I have a theory. It's a story I've always stuck to and that is that all that early social conditioning with weekly happy hour at the Canadian Club and having a bevy of Thai beauties ooh and ahh over him throughout his early travels to Thailand has forever shaped and altered him.
He now spends an inordinate amount of time in front of the mirror, fiddling with hair products in order to get his hair styled just right. And his cell phone rings off the hook night after night with calls from girls. Pick a girl's name - chances are good it's saved in his contact list.
Two weeks ago, he decided to plan a group date at the local schwanky mall as a public way to be able to hang out with one particular girl he's pretty sweet on. He met up with about 8 girls from school and one of his scout buddies, who ended up bailing on him early afternoon. Having to go from perfume shop to Claire's to Mariposa so that all these tween girls could try on dresses and get the boys' opinions - that was too much for the other boy.
Holy Son, on the other hand, ate the whole thing up in one super big gulp. He was like a metrosexual sheik with a harem that day, trying on men's colognes at Sephora and modeling 'dudes' dress shirts at Hollister while the girls sighed and complimented him profusely. The only low point was when he walked into Zumiez, a skater-type shop, and the kid behind the counter called him a Hollister fag. He heard about the comment after the fact but it didn't bother him overly much because he knew that he looked good in his Hollister shirt and that he looked even better surrounded by a bunch of pretty girls. He chalked it up to jealousy.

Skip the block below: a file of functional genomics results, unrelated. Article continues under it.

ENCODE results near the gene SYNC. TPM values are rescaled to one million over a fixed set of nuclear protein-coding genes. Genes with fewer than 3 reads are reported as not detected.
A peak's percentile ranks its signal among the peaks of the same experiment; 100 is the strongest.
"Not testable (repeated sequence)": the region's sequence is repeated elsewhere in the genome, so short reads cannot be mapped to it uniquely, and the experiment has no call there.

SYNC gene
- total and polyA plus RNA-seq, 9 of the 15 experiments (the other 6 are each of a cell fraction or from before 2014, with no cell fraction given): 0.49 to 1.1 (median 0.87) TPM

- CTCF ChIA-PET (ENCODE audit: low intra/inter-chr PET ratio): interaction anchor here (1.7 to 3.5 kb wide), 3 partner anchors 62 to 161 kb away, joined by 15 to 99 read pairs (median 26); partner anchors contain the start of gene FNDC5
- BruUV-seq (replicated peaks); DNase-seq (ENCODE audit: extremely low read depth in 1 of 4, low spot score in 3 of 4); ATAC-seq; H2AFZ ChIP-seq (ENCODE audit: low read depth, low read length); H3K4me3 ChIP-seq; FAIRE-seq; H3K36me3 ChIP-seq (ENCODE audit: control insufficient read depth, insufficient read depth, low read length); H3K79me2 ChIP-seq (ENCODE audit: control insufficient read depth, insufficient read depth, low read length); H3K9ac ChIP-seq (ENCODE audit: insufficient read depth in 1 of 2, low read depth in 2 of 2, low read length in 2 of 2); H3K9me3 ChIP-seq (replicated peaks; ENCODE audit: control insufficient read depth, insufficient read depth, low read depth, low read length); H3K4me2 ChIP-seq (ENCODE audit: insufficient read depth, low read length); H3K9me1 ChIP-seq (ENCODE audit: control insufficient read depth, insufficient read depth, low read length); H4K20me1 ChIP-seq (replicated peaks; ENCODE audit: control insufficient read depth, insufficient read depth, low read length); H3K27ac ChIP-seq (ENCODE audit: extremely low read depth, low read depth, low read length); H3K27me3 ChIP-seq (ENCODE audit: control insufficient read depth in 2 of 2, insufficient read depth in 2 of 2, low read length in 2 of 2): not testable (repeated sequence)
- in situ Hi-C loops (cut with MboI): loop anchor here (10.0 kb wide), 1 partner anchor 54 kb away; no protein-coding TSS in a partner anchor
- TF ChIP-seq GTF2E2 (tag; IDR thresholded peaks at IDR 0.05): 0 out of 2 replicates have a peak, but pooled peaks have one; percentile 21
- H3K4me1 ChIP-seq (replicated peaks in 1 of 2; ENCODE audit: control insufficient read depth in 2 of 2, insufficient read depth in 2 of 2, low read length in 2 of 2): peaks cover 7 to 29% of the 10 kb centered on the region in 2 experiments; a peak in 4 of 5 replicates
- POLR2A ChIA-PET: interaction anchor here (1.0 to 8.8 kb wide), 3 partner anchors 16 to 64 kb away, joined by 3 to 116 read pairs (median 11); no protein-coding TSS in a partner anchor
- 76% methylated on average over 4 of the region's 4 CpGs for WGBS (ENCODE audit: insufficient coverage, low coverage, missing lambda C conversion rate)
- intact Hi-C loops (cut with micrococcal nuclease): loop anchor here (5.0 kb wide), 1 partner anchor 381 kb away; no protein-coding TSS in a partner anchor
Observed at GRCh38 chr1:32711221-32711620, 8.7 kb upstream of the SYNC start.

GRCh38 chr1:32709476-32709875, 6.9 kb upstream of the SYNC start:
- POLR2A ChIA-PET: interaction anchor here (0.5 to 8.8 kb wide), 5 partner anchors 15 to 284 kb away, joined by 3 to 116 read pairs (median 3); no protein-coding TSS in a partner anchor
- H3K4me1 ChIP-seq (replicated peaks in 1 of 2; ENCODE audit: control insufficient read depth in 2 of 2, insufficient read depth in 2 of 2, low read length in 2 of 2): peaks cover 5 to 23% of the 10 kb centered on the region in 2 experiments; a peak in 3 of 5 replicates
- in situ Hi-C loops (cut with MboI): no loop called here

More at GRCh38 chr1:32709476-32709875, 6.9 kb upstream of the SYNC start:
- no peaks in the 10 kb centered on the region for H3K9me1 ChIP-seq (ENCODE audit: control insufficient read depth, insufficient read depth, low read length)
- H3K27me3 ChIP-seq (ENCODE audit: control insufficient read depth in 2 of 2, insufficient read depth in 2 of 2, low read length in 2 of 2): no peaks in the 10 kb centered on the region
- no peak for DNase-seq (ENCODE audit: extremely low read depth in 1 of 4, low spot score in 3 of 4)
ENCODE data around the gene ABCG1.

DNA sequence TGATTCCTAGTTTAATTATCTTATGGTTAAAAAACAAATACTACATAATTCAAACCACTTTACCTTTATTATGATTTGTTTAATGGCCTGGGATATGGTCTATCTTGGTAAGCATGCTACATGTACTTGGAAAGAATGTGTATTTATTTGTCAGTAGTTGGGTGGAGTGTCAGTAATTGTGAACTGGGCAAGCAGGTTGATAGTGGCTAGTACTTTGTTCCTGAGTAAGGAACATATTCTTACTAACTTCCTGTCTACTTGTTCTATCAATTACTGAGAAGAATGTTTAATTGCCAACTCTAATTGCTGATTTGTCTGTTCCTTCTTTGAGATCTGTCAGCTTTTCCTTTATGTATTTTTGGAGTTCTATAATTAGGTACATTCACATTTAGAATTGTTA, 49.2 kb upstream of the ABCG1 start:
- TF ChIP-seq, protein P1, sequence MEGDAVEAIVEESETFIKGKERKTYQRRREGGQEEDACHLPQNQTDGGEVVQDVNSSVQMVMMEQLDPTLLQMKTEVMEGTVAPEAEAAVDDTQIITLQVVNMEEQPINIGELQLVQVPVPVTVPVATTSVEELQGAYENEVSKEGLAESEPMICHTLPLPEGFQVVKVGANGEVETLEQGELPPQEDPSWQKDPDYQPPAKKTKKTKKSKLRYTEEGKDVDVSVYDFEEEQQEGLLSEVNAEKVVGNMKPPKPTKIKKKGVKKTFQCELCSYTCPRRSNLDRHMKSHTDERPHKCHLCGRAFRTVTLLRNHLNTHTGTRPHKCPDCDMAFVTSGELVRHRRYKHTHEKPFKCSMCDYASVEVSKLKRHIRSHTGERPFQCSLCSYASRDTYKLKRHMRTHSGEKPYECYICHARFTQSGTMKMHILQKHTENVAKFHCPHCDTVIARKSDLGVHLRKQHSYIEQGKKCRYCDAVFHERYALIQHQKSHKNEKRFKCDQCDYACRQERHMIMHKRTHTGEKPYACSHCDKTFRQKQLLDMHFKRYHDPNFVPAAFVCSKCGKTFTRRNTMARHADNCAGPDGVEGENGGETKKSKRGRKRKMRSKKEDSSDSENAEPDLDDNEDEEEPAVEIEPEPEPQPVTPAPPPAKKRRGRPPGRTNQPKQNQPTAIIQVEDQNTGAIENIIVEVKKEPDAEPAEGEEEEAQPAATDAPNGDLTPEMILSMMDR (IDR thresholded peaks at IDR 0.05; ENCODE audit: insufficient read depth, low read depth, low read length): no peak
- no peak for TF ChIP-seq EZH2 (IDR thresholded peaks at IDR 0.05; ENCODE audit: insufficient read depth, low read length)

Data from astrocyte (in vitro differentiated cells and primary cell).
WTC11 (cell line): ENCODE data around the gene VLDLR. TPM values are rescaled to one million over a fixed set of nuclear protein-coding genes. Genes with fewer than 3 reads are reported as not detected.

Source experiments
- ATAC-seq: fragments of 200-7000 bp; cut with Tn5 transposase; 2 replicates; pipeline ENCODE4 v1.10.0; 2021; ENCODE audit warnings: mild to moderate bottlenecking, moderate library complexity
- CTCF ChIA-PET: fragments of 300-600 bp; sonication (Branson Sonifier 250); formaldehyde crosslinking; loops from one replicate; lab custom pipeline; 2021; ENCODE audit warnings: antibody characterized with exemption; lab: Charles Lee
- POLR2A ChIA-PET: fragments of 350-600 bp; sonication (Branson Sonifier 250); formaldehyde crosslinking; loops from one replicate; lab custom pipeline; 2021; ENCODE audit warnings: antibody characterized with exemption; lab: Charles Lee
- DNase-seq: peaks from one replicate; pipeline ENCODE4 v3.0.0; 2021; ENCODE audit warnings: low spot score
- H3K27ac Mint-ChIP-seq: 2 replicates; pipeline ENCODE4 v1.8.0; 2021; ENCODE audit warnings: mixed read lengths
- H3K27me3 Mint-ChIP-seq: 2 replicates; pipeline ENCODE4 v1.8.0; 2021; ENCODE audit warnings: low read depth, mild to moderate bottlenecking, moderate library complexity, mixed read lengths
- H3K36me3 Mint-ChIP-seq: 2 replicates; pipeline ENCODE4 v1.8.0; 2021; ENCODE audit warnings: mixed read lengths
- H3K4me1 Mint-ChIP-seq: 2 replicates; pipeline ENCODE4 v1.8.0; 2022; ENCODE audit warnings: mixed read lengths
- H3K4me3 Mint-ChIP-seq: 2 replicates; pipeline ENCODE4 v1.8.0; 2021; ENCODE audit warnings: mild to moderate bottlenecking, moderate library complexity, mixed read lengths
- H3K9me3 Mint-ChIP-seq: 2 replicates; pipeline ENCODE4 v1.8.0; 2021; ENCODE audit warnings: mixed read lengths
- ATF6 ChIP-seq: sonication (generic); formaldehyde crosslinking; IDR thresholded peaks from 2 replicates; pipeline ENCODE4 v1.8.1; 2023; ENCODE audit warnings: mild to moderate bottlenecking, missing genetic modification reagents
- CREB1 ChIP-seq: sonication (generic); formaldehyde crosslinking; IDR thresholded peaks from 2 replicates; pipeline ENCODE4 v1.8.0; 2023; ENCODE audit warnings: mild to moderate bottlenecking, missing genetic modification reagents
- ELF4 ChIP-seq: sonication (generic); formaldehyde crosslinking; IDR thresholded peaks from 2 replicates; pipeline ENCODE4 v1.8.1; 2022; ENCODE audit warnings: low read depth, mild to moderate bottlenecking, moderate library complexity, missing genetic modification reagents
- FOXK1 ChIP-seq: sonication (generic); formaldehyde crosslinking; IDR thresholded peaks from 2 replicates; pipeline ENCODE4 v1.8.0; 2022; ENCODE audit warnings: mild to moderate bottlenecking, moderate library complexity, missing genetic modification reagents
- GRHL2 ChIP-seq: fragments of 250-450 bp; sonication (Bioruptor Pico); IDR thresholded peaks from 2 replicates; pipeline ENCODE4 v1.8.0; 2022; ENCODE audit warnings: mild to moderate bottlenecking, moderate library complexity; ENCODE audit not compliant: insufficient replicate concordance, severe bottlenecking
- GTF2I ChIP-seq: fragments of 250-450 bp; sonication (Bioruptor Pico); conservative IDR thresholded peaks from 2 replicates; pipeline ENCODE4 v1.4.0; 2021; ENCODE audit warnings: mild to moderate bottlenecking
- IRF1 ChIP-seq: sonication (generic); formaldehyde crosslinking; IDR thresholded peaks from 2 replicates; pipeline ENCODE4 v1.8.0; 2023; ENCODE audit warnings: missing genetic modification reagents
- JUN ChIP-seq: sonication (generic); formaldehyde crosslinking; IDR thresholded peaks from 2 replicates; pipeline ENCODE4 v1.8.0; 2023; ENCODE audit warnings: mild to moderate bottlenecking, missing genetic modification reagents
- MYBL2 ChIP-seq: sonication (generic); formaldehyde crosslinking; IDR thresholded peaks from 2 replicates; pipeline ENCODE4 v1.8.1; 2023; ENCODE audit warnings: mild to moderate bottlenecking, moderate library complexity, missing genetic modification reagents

And so begins his next decade, which shall be defined largely by image and typecasting, popularity and peer status, athleticism and academic standings.
I'm proud that he's self-confident enough to ignore snide comments. And that he was courageous enough in the midst of his gang of wallflower friends, to ask the girl he likes to dance in public view of all the 6th to 8th graders at the middle school social last month. And that he's brave enough to take the lead role in the Nutcracker again this year, despite not being a dancer and being the only boy in the cast.
And that he never hesitates to step up to the microphone in order to thank a coach or leader on the team or troop's behalf. And that he feels as comfortable playing sports or snowboarding or going on a scout backpacking trip, as he does sitting at the lunchroom table with a bunch of giggling girls. And that he instinctively knows to open doors and say please and thank you, and to do a good turn daily.
But I miss the little guy who impulsively yanked on the dreadlock of the sadhu way back that cold December day in '97 in Kathmandu. Not that he's forgotten the fine art of yanking - his sister's chain sees the bulk of it these days.
Time flies in the blink of an eye. The next time I should happen to glance up, my prodigal son will be looking down upon me in ways too multiple to count.
He's already begged to skip a birthday this year on account of the fact that all his school friends are one full year older than him and he wants to be, too. I want to tell him that I already have my parental seatbelt notched as tight as I can on this whirlwind ride that keeps getting faster and crazier and dizzier and more terrifying with every spin, and that every time I sneak a peek at the top of the track, I'm reminded how precarious this game called mortality really is.
To appease him at his birthday party with friends this weekend, we will put a generic sparkler on his cake and trust that suffices. It will catch up with him when he's 15 though, and his friends are driving while he is not.
As The Whirl'd Turns: Parental Edition. One minute it's Johnson's baby powder and sweet chamber music, the next minute it's defiance, car keys and tuition dues.
Stop the ride. I think I'm going to throw up.